- ‘Target audience’
Who is your target audience? How are you currently engaging with it?
Another difficult question to ask. Also, one that scares people the most. However, there is no beating around the bush.
If you don’t know the target audience than it will be hard to deliver your service exactly to the people that it should later attract. You can help the client by asking soft questions around it.
Help your client to figure out the target audience
Like, who is currently responding to your Facebook posts. Are you happy with those people or do you want to reach someone else?
Sometimes you can help the client by making them aware of selling statistics of albums for example. The GfK can help you filter your sold items.
This can help you and your client to know who will be the receiving part of your project.
How do you prefer to communicate? Is there a set app like Slack? Are there any words in the branding that are no go’s (Like affordable instead of cheap)?
Communication is another key element within every project. How people communicate can make a huge difference in productivity as well as the achievements of any project.
Making this point as clear as possible for both sides can help keep calm when things get stressful. Moreover, it secures a professional delivery of information from and to the client.
This is vital for making sure that your work is meeting the expectations of the client. Being able to have a clear communications strategy can not be underestimated.
Solid communication can determine a project’s success
Sometimes, teams already use apps like Slack to communicate with each other. Like with the timeline tool, you can ask the client to be synced into the existing flow.
In case there isn’t already a dedicated app, make sure to talk to the client about their prefered way. Maybe they only want to write emails because they hate to talk on the telephone.
Perhaps they are used to writing only short messages. Whatever the clients prefered method is, make sure to schedule in regular meetings in person.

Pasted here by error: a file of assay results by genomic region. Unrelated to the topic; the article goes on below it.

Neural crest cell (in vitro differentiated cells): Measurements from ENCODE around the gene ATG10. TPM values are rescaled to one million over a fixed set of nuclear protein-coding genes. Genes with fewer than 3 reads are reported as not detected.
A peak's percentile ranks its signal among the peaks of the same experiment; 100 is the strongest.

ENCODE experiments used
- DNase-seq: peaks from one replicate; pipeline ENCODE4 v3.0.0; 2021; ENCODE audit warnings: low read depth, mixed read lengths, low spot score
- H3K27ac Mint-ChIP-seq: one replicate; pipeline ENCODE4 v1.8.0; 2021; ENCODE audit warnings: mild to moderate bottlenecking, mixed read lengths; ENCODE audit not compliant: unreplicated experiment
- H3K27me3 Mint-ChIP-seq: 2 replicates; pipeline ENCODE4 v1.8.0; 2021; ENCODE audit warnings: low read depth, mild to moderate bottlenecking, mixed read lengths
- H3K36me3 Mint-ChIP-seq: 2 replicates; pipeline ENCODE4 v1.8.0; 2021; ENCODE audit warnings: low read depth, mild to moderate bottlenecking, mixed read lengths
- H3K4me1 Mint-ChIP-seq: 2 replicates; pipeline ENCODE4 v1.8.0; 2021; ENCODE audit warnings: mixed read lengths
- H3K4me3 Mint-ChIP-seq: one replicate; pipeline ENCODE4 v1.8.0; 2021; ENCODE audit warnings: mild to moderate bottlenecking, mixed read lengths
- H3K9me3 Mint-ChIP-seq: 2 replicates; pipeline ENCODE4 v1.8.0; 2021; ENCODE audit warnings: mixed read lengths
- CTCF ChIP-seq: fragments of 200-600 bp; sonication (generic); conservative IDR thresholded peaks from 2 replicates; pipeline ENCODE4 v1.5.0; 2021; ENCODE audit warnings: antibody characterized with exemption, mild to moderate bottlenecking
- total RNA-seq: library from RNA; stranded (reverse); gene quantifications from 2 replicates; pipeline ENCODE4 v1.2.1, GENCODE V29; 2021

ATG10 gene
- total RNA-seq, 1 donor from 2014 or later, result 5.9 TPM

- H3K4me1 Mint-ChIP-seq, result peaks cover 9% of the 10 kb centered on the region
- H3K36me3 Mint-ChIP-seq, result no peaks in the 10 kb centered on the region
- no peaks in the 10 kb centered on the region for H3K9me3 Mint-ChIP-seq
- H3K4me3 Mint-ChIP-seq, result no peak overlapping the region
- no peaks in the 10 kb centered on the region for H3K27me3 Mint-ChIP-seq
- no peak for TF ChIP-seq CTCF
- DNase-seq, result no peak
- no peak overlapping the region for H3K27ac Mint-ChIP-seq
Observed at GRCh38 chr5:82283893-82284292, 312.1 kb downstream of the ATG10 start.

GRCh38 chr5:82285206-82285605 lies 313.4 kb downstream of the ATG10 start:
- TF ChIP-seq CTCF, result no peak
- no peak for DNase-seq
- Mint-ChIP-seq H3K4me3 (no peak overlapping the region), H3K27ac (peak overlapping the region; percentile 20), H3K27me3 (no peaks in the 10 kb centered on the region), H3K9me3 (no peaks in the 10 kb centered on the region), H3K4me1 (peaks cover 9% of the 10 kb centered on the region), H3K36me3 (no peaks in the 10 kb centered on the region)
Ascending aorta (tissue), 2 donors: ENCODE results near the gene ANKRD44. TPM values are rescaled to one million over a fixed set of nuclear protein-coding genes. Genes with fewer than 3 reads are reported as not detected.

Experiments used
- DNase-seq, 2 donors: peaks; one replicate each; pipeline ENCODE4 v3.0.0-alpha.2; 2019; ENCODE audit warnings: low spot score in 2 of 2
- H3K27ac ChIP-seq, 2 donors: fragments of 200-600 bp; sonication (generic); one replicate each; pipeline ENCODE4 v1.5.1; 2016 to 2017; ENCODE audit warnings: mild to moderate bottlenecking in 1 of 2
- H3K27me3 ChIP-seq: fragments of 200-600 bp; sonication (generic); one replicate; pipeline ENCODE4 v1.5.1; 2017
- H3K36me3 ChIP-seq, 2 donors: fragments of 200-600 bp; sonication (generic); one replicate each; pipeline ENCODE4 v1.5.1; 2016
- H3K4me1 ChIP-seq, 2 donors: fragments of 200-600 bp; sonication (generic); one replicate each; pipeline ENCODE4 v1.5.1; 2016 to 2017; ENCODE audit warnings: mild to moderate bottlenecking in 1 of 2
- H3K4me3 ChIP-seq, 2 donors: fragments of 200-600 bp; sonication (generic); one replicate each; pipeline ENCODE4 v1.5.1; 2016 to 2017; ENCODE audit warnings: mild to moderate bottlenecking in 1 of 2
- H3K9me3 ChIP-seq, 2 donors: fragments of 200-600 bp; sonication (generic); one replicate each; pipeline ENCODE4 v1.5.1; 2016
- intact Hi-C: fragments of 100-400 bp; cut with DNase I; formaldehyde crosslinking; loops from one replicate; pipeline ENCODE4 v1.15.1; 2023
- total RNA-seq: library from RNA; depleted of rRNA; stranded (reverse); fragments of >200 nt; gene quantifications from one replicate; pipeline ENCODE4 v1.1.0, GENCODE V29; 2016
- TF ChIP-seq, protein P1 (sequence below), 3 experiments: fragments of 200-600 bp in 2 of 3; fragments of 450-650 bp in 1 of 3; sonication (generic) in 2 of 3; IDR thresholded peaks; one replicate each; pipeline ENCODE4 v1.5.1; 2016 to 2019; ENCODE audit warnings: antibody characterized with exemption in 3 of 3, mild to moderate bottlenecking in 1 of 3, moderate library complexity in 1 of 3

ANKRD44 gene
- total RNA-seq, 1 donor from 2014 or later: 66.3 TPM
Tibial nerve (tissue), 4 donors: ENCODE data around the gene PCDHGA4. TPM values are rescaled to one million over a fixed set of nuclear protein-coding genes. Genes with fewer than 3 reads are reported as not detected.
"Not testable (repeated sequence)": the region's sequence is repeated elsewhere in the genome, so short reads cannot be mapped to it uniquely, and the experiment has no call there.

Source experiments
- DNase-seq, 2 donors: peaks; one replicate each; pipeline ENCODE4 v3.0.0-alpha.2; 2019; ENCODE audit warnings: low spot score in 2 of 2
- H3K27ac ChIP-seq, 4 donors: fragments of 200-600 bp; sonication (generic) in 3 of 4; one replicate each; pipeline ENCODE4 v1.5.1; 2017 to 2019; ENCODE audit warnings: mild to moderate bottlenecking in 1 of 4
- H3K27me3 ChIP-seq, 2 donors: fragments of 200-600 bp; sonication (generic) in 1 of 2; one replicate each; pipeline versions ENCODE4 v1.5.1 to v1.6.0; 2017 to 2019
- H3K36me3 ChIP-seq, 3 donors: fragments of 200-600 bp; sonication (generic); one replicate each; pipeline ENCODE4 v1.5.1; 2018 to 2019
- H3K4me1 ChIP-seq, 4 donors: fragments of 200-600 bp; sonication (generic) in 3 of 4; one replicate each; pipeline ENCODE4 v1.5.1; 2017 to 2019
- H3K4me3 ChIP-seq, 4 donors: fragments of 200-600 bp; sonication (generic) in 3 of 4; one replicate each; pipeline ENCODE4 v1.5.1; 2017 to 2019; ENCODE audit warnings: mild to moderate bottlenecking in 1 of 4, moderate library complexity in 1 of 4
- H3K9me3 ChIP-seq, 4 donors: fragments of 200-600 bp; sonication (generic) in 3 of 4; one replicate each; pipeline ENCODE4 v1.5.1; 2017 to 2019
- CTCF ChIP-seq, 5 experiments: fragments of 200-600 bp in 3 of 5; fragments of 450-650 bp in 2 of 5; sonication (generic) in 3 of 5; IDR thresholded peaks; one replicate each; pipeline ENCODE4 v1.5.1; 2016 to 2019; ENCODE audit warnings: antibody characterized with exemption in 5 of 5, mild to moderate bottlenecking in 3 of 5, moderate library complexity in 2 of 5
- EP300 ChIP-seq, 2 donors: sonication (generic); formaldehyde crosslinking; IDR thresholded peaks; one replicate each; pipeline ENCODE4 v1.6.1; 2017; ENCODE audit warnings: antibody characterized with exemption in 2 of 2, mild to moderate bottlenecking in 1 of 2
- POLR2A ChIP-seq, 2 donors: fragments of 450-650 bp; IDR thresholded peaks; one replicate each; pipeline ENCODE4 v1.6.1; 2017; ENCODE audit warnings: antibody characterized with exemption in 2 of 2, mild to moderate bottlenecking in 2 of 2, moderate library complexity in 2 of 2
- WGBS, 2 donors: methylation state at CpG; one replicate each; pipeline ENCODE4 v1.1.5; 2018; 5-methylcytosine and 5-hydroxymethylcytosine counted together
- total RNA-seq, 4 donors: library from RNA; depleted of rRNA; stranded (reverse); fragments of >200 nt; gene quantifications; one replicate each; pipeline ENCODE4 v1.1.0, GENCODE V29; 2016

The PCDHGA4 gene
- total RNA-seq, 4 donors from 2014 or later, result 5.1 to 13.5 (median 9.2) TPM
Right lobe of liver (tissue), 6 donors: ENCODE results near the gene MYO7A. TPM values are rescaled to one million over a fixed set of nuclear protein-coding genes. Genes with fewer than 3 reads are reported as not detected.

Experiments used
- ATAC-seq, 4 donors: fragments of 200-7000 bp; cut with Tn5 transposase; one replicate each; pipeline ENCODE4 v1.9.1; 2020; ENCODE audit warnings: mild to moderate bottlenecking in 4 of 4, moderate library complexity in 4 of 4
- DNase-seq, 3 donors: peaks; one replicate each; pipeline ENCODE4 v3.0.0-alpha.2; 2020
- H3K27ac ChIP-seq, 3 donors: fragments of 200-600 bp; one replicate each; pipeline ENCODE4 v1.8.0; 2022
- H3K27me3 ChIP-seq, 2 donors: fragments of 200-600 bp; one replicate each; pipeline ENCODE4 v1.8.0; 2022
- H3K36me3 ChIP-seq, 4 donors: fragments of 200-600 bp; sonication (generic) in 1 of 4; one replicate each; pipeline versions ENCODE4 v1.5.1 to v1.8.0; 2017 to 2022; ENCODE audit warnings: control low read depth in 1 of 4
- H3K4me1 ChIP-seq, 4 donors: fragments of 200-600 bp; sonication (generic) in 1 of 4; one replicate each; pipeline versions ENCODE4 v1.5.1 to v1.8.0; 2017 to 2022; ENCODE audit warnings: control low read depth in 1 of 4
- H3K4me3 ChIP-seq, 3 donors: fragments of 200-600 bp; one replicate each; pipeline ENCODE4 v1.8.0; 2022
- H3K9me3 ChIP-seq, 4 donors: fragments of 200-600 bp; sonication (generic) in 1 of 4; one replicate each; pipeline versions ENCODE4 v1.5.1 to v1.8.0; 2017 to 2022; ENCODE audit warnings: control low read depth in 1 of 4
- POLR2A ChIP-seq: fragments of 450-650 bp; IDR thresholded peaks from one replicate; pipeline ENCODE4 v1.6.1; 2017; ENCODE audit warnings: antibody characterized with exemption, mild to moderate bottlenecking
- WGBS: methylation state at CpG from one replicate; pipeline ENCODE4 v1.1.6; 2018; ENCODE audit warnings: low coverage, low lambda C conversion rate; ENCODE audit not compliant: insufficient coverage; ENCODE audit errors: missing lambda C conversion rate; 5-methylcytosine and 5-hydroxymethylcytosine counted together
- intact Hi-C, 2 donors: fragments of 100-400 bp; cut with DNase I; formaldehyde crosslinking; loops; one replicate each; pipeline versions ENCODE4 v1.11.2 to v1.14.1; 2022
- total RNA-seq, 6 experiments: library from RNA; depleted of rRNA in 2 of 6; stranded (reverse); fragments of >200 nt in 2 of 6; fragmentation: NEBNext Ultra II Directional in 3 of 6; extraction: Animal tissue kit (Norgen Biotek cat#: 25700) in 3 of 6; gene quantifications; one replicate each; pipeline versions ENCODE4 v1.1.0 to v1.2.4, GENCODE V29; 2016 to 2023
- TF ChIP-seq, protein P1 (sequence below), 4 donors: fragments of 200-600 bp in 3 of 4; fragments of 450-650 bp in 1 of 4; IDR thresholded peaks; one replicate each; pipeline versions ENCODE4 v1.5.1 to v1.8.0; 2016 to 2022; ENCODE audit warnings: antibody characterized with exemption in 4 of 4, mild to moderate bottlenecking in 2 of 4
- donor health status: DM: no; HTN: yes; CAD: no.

Digital communications are great and can help a lot. However, it does not make face-to-face talks obsolete.
How do you measure success?
Last but not least one of the hardest questions to ask. Many times when you’ll get a new project in, you’re all hyped up and just want to dive in.
Nevertheless, it is important to take a minute and make sure you and your client are on the same page. The clearer you and your potential client agree on the measurement of success, the higher the client’s satisfaction will be.
Measuring success can be tricky but is so important to pin down with your potential client
It can also save your butt in case there is a dispute. It can happen that the client will complain at the end that the project didn’t overlap with their initial brief.
However, if you have previously marked what success will look like, you’ll have an important point in argumentation.
- Make sure to write protocols for every meeting
- Keep on top of your workflow with the help of Trello or similar apps
- Regularly communicate your position on the timeline to the client
- Make sure all invoices are paid properly
- Keep on top of the accounting as well as your daily workflow
- Don’t forget to evaluate each project after you’ve been finished
I hope this 10 Things To Ask Your Potential Client Before You Start Work helped you figure out what it is important to talk about. It can take a little practise to communicate with your client in a clear way. Also, asking some of the hard questions may feel uncomfortable at first. However, overcoming this discomfort will help you become more and more successful in the future!